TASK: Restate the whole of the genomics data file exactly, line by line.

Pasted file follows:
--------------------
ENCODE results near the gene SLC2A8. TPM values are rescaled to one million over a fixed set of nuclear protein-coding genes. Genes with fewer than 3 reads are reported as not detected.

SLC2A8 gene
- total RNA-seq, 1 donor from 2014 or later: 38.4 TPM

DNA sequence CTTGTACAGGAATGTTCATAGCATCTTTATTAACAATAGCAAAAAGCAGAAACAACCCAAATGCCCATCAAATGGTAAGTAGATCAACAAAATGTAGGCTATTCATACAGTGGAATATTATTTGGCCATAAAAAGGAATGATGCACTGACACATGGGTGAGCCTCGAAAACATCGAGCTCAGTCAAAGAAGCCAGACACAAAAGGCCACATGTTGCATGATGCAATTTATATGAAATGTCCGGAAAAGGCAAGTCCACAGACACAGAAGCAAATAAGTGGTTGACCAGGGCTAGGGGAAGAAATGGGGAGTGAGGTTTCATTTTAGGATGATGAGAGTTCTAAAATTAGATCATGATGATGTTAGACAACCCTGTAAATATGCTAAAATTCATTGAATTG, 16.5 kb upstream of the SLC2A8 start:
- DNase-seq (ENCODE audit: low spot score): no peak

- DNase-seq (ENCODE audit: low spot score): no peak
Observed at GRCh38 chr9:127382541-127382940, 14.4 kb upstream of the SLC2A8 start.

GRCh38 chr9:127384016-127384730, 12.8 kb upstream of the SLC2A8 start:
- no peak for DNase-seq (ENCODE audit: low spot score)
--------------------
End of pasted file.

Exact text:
ENCODE results near the gene SLC2A8. TPM values are rescaled to one million over a fixed set of nuclear protein-coding genes. Genes with fewer than 3 reads are reported as not detected.

SLC2A8 gene
- total RNA-seq, 1 donor from 2014 or later: 38.4 TPM

DNA sequence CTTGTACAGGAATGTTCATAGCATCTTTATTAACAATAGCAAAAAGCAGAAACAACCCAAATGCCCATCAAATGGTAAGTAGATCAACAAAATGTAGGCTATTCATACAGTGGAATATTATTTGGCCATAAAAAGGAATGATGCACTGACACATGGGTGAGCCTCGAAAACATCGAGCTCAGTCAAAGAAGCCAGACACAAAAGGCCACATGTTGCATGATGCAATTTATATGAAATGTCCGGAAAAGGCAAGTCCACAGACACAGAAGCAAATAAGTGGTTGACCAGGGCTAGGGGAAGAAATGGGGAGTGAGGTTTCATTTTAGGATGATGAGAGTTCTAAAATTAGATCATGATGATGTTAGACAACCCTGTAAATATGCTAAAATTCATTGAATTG, 16.5 kb upstream of the SLC2A8 start:
- DNase-seq (ENCODE audit: low spot score): no peak

- DNase-seq (ENCODE audit: low spot score): no peak
Observed at GRCh38 chr9:127382541-127382940, 14.4 kb upstream of the SLC2A8 start.

GRCh38 chr9:127384016-127384730, 12.8 kb upstream of the SLC2A8 start:
- no peak for DNase-seq (ENCODE audit: low spot score)